The real issue, Kasich says, is the lack of revenue sharing in the NFL-NBA mold. He makes a reference to “my buddy Bob Castellini,” the owner of the Cincinnati Reds, and says stuff about how the Reds can’t compete with the Cubs on payroll. His buddy Bob Castellini, by the way, is worth half a billion dollars, purchased the Reds for $270 million, they’re now worth an estimated $905 million, and they just signed a lucrative new TV deal, so thoughts and prayers to his buddy Bob Castellini and the Reds.

Kasich is right that baseball does not have straight revenue sharing like the NFL and NBA do. But he’s also comically uninformed about the differences in financial structure and revenue sources for baseball teams on the one hand and other sports on the other. He talks about how NFL teams in small towns like Green Bay can do just great while the poor sisters in Cincinnati can’t do as well in baseball, but either doesn’t realize or doesn’t acknowledge that local revenue — especially local TV revenue — pales in importance in football compared to baseball. If the Packers had to make all of their money by broadcasting games to the greater Green Bay area their situation would be a lot different. Meanwhile, if the Yankees had to put all of the revenue they receive via broadcasts in the greater New York area and give it to the poorer teams, it would something less than fair, would it not?

Wait, that’s it! I realize now why my governor did not do as well in the Republican primaries as he expected to! HE’S A COMMUNIST!

Billy Williams, Bill Murray and . . . Fall Out Boy!

CHICAGO, IL - APRIL 08:  Former players Ferguson Jenkins (L) and Billy Williams of the Chicago Cubs throw out ceremonial first pitches before the Opening Day game against the Milwaukee Brewers during the Opening Day game at Wrigley Field on April 8, 2013 in Chicago, Illinois.  (Photo by Jonathan Daniel/Getty Images)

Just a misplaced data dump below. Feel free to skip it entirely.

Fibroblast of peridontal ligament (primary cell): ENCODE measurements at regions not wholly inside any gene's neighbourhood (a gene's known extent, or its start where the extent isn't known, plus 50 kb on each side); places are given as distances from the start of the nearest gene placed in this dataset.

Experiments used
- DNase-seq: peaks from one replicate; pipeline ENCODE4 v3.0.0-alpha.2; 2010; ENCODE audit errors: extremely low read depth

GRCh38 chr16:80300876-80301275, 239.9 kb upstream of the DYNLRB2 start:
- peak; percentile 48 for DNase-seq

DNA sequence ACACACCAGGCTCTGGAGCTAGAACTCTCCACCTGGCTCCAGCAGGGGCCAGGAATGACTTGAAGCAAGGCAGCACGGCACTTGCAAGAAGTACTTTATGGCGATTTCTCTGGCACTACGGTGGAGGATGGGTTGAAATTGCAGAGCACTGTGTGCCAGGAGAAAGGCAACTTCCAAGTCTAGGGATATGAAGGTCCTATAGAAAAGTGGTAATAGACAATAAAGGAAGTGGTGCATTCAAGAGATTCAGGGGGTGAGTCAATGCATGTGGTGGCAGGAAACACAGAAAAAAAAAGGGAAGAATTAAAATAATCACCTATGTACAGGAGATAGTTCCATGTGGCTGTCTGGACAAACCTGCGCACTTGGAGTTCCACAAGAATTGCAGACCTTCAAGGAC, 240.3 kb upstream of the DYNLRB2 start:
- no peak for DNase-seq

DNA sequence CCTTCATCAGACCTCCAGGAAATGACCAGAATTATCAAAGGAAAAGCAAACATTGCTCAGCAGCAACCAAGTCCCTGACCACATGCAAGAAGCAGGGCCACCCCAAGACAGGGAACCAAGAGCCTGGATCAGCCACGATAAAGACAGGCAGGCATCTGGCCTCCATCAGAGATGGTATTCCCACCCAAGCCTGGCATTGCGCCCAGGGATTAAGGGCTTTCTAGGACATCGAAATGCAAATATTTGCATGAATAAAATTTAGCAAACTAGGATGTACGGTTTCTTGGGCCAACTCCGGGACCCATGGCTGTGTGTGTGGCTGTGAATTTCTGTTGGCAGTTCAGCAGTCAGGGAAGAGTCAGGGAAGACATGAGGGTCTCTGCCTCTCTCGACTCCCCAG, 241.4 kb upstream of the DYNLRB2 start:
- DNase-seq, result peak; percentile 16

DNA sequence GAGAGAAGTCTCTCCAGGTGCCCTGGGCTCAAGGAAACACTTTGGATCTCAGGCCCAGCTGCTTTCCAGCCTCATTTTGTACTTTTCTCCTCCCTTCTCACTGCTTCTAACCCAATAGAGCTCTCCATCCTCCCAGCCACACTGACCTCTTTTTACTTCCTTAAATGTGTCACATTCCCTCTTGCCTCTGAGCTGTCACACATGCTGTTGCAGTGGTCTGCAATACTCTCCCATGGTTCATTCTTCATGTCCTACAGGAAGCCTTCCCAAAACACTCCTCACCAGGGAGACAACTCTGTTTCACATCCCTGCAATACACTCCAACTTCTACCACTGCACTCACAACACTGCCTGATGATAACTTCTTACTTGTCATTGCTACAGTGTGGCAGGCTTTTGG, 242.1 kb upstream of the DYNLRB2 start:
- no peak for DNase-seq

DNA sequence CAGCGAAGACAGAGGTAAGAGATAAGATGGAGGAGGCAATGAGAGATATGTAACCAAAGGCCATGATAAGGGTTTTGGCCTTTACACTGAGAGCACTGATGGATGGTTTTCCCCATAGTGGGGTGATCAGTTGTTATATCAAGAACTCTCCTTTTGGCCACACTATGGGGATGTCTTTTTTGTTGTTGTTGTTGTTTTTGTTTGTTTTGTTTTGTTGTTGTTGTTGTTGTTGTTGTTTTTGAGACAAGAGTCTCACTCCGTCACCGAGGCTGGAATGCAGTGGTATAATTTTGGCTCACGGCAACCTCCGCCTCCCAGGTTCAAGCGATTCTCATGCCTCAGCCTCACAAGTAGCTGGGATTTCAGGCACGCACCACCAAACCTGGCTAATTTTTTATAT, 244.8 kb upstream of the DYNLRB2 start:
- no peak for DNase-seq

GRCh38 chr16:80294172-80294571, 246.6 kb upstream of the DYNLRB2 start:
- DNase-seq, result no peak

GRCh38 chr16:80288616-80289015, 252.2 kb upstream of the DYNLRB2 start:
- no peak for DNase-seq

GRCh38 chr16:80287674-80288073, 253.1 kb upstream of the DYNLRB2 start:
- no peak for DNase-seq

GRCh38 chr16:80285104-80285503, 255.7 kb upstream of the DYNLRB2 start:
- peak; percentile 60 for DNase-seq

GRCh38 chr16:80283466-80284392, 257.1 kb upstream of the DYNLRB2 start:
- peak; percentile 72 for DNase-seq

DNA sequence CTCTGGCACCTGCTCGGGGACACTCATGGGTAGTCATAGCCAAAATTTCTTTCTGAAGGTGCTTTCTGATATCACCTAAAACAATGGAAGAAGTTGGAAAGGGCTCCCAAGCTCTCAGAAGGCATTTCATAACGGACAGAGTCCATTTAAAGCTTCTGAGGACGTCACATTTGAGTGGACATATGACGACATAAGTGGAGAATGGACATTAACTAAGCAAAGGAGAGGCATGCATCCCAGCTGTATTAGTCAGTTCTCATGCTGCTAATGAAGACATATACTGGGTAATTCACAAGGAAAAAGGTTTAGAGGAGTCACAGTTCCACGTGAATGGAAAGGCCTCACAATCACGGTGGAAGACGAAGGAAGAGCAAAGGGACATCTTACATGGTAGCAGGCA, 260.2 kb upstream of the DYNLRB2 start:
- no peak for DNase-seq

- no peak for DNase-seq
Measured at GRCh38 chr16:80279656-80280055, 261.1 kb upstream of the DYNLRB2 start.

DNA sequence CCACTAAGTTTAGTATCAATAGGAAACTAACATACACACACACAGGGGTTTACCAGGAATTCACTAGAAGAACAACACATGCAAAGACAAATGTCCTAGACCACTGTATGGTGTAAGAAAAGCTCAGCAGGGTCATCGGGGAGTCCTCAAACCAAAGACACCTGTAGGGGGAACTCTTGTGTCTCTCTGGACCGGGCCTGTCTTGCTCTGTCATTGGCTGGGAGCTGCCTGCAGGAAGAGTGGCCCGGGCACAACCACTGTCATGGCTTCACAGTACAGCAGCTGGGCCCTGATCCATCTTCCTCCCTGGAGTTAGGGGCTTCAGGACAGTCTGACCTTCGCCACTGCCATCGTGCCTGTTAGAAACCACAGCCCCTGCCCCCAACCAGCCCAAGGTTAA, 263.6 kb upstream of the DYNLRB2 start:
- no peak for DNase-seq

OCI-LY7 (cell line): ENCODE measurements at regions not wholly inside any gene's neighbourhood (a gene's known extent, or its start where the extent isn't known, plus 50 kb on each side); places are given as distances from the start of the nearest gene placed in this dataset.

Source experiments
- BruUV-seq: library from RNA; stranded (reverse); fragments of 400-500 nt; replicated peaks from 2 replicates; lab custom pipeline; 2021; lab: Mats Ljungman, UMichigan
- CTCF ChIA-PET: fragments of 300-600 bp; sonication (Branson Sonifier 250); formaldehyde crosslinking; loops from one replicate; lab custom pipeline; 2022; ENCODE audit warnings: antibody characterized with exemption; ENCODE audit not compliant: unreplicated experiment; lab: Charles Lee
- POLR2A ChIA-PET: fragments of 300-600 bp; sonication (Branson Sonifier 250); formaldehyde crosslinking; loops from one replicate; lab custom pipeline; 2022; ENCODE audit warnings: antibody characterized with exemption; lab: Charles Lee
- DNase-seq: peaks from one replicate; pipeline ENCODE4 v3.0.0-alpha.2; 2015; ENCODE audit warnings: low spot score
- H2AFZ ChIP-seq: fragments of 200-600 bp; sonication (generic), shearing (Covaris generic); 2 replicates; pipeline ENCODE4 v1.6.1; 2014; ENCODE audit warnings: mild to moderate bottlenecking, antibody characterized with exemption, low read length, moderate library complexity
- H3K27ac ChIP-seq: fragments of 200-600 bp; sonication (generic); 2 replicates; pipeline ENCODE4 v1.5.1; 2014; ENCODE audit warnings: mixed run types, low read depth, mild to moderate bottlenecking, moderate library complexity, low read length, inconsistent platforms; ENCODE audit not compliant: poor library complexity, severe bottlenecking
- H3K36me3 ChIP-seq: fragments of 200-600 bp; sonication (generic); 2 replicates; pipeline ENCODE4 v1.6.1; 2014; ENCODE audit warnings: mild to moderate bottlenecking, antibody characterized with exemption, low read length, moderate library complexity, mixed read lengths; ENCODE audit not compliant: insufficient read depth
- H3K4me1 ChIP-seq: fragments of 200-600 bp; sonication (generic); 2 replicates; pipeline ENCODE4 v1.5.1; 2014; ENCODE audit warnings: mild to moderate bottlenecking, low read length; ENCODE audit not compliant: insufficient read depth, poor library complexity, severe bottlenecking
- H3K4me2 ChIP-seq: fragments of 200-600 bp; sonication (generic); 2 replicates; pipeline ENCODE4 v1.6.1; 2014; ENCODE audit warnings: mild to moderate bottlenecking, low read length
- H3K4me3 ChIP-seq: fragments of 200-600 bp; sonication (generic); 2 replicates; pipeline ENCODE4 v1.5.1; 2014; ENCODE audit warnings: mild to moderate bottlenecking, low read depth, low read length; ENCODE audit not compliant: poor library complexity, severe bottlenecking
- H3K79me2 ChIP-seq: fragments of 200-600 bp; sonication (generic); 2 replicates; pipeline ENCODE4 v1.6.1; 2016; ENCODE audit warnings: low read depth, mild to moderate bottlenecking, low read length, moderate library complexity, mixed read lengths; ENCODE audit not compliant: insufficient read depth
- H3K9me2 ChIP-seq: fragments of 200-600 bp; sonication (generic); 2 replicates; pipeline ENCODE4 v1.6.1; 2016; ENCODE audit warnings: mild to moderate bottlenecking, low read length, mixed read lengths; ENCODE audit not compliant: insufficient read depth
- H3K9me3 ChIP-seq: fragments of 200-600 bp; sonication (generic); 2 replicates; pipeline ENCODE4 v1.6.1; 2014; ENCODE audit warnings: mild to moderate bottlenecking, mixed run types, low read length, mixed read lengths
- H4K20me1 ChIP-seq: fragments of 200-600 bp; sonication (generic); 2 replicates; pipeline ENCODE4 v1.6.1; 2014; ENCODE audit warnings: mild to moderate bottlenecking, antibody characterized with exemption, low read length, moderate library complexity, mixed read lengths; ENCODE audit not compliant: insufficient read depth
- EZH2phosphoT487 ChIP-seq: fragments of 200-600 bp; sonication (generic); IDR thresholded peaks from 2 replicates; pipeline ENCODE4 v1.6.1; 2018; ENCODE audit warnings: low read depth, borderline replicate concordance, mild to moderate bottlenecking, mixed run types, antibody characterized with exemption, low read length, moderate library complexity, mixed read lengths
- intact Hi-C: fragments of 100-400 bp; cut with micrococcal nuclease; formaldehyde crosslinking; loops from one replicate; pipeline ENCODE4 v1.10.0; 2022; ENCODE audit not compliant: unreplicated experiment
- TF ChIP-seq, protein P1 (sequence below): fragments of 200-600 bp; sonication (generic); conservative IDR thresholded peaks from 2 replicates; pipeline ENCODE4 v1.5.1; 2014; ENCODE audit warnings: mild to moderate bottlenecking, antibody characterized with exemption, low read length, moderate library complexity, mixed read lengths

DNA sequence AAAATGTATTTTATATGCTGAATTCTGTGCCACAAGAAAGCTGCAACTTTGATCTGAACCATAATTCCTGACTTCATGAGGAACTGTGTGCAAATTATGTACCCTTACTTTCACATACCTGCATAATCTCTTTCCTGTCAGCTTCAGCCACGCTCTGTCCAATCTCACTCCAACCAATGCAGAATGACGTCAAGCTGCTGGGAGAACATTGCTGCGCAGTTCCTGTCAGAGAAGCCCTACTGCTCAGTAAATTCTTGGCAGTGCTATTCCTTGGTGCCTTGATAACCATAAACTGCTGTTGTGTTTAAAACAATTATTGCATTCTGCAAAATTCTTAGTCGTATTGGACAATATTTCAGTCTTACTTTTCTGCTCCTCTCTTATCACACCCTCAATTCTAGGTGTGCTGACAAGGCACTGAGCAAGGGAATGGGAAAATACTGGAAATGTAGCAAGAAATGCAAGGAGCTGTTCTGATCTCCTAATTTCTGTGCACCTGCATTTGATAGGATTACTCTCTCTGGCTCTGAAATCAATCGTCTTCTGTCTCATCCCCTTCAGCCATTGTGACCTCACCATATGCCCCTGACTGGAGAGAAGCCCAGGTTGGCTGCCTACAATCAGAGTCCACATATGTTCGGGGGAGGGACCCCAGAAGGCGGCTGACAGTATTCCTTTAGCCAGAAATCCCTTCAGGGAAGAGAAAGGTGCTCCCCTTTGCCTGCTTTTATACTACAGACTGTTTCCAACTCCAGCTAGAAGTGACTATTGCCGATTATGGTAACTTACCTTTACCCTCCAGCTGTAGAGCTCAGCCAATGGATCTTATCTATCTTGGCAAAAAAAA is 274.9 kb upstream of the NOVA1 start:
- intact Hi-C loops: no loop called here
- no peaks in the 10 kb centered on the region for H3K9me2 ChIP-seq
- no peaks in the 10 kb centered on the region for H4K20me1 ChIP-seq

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Major League Baseball has announced the on-field ceremonial stuff for tonight’s Game 3 of the World Series. There are a couple of good things here! And one bit of evidence that, at some point when he was still commissioner, Bud Selig sold his mortal soul to a pop punk band and now the league can’t do a thing about it.

The ceremonial first pitch choice is fantastic: it’s Billy Williams, the Hall of Famer and six-time All-Star who starred for the Cubs from 1959 through 1974. Glad to see Williams here. I know he’s beloved in Chicago, but he has always seemed to be one of the more overlooked Hall of Famers of the 1960s-70s. I’m guessing not being in the World Series all that time has a lot to do with that, so it’s all the more appropriate that he’s getting the spotlight tonight. Here’s hoping Fox makes a big deal out of it and replays it after the game starts.

“Take me out to the ballgame” will be sung by the guy who, I assume, holds the title of Cubs First Fan, Bill Murray. It’ll be wacky, I’m sure.

The National Anthem will be sung by Chicago native Patrick Stump. Who, many of you may know, is the lead singer for Fall Out Boy. This continues Major League Baseball’s strangely strong association with Fall Out Boy over the years. They, or some subset of them, seem to perform at every MLB jewel event. They have featured in MLB’s Opening Day musical montages. They played at the All-Star Game this summer. Twice. And, of course, they are the creative minds behind “My Songs Know What You Did in the Dark,” (a/k/a “light ’em MUPMUPMUPMUP“) which Major League Baseball and Fox used as incessant playoff bumper music several years ago. I don’t ask for much in life, but one thing I do want is someone to love me as much as Major League Baseball loves Fall Out Boy. We all do, really.

Wayne Messmer, the former public address announcer for the Cubs and a regular performer of the National Anthem at Wrigley Field will sing “God Bless America.”

Between that and Bill Murray, I think we’ve found out the Cubs strategy for dealing with Andrew Miller: icing him if he tries to straddle the 6th and 7th innings.